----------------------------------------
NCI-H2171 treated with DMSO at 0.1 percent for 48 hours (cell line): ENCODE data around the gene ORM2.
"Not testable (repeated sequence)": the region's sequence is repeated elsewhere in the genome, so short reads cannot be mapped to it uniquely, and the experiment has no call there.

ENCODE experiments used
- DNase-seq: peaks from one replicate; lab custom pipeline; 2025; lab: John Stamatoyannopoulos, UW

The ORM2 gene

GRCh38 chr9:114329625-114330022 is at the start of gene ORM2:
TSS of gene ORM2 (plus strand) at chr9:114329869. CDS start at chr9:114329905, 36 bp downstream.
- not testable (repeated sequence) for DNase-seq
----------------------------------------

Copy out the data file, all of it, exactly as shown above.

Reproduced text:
NCI-H2171 treated with DMSO at 0.1 percent for 48 hours (cell line): ENCODE data around the gene ORM2.
"Not testable (repeated sequence)": the region's sequence is repeated elsewhere in the genome, so short reads cannot be mapped to it uniquely, and the experiment has no call there.

ENCODE experiments used
- DNase-seq: peaks from one replicate; lab custom pipeline; 2025; lab: John Stamatoyannopoulos, UW

The ORM2 gene

GRCh38 chr9:114329625-114330022 is at the start of gene ORM2:
TSS of gene ORM2 (plus strand) at chr9:114329869. CDS start at chr9:114329905, 36 bp downstream.
- not testable (repeated sequence) for DNase-seq